After a fantastic, well-fought ODI series, Bangladesh and England are preparing for the first test match of a two-match series, which starts on Thursday. Ahead of that game, a number of questions over Alastair Cook’s side remain unanswered. With Alex Hales electing not to travel, James Vince being left out of the test squad, and Gary Ballance failing to convince, the likes of Ben Duckett, Haseeb Hameed, and Gareth Batty will be hoping they get the chance to impress.
Below, I offer my choice for Thursday’s test. It’s hardly a controversial XI, but one that offers three uncapped players their debut tests.
1. Alastair Cook (c). Easy choice. Very little needs to be said about the England captain. His record with both the bat and as captain for England speaks for itself, and I expect him to lead from the front this series, too. Some have raised doubts over his preparations; he missed England’s final warm up game after flying home for the birth of his second child. Cook, however, is so experienced in sub-continental conditions, that this is unlikely to pose a problem.
2. Haseeb Hameed. Much of the talk in the build up to this game was centred around Alastair Cook’s prospective batting partner. Hameed has seemingly been in competition with Ben Duckett for the number two spot, but I’ve gone with the Lancastrian at the top of the order, with Duckett lower down. Hameed opened the batting in Division One last year, and hit 1198 runs, including four hundreds. That experience against the best bowling attacks in domestic cricket will serve him well and, should all go to plan, Hameed has many years ahead of him as an England opener.
3. Joe Root. Again, not a lot needs to be said. He’s one of the world’s best players, and could stake his claim as the very best in the world if he has a successful winter. Many will point to Virat Kholi as the current number one, but if Root can prove his ability to score runs in all conditions, then it would be hard to favour the Indian.
4. Ben Duckett. The second of the test debutants is Northamptonshire’s Ben Duckett. With Vince missing out, Duckett should directly replace the former number four. He has proven that he can score runs at international level, making two half-centuries in his first three ODIs. Although he spent last season opening the batting in red ball domestic cricket, he batted at three and four in one-day matches. Granted, the two formats are very different, perhaps moreso these days than ever before. That said, one of Duckett’s strengths is playing against spin, and batting at four should suit him well for that reason; there is a high probability that spin will be on at both ends when he walks out to the middle for the first time. He gets the nod ahead of Gary Ballance for me. While Ballance usually does alright for England, Duckett has the potential to do much more than that. Ballance didn’t even have a particularly successful domestic season with Yorkshire – I’m not sure I’d have picked him for the Pakistan series, either!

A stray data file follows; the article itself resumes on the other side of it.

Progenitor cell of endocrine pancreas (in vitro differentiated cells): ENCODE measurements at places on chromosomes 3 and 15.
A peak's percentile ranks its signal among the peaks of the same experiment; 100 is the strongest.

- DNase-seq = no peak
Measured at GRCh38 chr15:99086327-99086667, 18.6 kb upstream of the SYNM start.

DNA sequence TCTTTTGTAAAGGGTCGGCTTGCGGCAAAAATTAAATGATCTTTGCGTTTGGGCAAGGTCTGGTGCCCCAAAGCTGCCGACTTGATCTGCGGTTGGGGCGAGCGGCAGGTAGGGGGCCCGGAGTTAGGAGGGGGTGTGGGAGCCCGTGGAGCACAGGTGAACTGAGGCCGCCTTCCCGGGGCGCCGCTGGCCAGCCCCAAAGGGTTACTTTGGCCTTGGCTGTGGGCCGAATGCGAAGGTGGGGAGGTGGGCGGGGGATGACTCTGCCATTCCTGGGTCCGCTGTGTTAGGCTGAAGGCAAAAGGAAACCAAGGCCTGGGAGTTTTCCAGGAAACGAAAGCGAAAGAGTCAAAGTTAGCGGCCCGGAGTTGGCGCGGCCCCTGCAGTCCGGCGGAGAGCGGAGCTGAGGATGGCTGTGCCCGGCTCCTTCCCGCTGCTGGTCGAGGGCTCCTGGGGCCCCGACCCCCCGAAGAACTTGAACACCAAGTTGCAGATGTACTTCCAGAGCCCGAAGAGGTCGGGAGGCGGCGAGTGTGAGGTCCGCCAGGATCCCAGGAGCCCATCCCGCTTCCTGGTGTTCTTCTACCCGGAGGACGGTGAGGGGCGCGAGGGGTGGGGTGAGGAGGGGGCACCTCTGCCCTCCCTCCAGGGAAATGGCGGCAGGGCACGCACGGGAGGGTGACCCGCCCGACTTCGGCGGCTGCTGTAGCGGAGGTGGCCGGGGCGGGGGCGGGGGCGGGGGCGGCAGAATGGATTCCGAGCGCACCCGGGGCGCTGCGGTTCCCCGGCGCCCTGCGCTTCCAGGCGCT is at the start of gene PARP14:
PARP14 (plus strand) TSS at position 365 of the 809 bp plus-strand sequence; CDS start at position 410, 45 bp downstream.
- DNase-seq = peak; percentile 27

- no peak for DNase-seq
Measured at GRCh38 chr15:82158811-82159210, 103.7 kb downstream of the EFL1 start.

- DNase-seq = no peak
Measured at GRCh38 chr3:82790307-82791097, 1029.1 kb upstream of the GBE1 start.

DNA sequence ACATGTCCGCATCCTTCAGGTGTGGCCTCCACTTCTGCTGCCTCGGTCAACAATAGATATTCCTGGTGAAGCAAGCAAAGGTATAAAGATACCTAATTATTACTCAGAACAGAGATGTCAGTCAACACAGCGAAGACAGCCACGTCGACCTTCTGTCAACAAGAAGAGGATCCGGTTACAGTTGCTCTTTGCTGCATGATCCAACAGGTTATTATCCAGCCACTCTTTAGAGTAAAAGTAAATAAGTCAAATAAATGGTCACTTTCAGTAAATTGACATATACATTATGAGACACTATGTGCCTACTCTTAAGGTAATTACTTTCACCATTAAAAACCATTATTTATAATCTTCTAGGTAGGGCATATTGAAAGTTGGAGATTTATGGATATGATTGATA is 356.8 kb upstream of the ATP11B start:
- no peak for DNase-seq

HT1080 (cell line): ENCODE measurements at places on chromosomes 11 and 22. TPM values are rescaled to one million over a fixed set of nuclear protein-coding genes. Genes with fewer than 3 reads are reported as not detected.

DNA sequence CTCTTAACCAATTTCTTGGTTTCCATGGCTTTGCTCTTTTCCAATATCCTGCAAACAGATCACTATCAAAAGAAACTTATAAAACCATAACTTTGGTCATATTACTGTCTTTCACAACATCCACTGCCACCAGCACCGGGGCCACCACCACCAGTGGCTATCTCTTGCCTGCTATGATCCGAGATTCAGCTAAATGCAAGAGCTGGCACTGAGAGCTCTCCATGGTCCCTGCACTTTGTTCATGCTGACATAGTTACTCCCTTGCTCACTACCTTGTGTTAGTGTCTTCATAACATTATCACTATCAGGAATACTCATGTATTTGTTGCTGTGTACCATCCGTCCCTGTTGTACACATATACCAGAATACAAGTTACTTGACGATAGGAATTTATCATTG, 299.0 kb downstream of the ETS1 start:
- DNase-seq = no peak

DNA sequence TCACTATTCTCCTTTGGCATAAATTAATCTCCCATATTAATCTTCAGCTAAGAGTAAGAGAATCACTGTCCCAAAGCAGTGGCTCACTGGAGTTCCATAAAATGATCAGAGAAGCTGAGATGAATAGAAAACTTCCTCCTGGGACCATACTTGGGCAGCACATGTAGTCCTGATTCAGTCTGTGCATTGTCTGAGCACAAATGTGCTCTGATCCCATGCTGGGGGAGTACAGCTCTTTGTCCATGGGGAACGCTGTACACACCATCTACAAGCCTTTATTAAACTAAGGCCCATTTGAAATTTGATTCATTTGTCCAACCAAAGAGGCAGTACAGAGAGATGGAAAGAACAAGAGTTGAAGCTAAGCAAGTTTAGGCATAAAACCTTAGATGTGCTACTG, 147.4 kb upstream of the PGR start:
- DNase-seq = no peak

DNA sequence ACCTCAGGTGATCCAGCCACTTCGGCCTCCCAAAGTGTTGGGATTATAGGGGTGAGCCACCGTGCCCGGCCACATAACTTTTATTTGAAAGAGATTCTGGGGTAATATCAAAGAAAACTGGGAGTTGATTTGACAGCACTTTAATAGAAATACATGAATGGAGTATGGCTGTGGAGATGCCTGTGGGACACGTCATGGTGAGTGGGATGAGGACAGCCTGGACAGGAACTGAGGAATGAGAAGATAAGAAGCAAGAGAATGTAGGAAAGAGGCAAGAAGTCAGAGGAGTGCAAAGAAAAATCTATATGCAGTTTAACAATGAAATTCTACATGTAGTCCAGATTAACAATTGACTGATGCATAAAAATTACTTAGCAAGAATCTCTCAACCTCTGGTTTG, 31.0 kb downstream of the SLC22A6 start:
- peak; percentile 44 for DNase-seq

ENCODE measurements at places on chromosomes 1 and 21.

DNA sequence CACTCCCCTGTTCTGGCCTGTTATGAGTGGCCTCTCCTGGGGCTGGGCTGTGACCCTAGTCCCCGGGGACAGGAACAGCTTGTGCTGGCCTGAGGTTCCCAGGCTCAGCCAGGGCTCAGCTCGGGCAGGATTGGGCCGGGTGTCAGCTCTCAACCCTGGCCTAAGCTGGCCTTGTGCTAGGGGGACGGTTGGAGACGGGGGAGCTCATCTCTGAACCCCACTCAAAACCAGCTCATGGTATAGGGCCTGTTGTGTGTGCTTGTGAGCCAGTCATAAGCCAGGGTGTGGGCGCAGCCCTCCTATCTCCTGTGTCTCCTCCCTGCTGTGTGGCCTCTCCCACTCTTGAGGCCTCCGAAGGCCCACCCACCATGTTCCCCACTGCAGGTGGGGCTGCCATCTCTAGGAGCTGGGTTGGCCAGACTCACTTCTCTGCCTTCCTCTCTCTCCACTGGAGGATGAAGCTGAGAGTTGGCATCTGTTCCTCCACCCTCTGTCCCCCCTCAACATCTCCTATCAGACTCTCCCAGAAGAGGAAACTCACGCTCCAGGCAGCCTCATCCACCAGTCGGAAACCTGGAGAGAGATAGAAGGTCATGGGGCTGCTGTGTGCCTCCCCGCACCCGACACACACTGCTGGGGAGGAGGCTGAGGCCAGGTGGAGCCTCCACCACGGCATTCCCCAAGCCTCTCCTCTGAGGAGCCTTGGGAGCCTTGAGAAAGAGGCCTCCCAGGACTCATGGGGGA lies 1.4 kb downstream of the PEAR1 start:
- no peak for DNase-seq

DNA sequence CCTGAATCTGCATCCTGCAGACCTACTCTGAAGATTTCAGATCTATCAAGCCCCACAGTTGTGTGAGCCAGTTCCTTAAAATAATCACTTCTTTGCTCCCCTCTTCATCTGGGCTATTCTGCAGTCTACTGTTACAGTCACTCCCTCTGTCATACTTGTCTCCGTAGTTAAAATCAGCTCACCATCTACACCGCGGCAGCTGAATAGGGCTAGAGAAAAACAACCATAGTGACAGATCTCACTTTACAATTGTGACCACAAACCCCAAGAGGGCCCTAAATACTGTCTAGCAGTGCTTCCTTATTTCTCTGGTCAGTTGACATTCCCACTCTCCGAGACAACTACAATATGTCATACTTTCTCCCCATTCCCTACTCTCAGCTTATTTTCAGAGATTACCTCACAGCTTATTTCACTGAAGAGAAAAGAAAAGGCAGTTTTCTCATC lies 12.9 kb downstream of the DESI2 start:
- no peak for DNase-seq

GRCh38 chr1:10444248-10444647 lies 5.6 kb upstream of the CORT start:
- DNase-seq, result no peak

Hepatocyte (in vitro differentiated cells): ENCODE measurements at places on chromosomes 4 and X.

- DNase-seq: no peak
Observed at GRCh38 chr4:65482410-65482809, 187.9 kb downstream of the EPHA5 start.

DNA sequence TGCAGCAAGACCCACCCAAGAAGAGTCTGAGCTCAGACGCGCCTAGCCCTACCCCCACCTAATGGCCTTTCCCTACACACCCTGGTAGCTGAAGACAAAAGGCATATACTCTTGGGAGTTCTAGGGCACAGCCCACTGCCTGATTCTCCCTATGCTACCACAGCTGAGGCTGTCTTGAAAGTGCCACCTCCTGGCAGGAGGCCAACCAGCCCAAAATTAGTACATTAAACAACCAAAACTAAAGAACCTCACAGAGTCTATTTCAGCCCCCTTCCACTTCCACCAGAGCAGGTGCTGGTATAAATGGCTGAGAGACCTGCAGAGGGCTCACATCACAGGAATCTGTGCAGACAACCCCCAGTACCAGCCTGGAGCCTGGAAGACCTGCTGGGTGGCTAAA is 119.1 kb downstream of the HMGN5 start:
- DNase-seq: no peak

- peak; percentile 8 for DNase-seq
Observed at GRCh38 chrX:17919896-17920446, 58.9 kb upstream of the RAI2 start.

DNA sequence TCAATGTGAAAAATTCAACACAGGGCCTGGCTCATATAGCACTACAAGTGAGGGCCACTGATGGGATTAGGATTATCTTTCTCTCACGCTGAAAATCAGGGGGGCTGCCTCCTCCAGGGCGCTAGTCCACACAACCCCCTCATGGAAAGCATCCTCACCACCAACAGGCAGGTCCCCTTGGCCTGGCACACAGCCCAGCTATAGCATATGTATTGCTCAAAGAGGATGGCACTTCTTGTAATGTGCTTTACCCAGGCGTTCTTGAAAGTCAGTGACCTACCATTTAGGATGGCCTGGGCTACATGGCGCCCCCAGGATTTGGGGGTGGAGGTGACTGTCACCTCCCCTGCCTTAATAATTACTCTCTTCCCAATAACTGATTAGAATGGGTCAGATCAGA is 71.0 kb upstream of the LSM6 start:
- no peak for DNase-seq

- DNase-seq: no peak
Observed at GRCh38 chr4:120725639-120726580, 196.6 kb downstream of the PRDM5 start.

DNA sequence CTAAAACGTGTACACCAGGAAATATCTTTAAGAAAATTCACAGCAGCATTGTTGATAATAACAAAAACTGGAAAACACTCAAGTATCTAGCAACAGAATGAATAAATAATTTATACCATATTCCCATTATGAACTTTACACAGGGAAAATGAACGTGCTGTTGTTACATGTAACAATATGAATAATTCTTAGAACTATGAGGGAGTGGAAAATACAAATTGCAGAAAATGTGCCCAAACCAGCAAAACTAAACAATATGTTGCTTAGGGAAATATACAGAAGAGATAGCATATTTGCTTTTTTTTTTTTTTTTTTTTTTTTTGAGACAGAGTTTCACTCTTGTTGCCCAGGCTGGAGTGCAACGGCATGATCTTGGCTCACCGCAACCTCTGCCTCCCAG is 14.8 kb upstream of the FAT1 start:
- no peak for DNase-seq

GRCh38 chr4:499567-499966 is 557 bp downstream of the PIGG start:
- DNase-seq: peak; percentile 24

5. Jonny Bairstow (w). The wicketkeeper’s form with the bat over the past 12 months has been outstanding. Thus, he should have few problems batting a little higher up the order to accommodate an extra bowler. He bats at five ahead of Ben Stokes, who is best suited coming in with a few runs on the board. If Bairstow can continue his recent form, then he is definitely good enough to play for his country as a batsman alone. Doing five in this series should be a good indicator as to whether he can bat there in the immediate and more distant future.
6. Ben Stokes. Stokes does six, and looks set to play a vital role in the series. His counter-attacking style with the bat will hopefully be able to turn a dull session into a positive one for the visitors, while his contributions with the ball will also be key. He can swing the ball both ways, and so might be able to extract a bit of reverse during the middle overs. Stokes will play his first series as the “third seamer”, and he should be able to step up. His aggression and ability to lift the team will drag England through the tougher sessions, while his personality should also keep the team’s focus and energy levels high.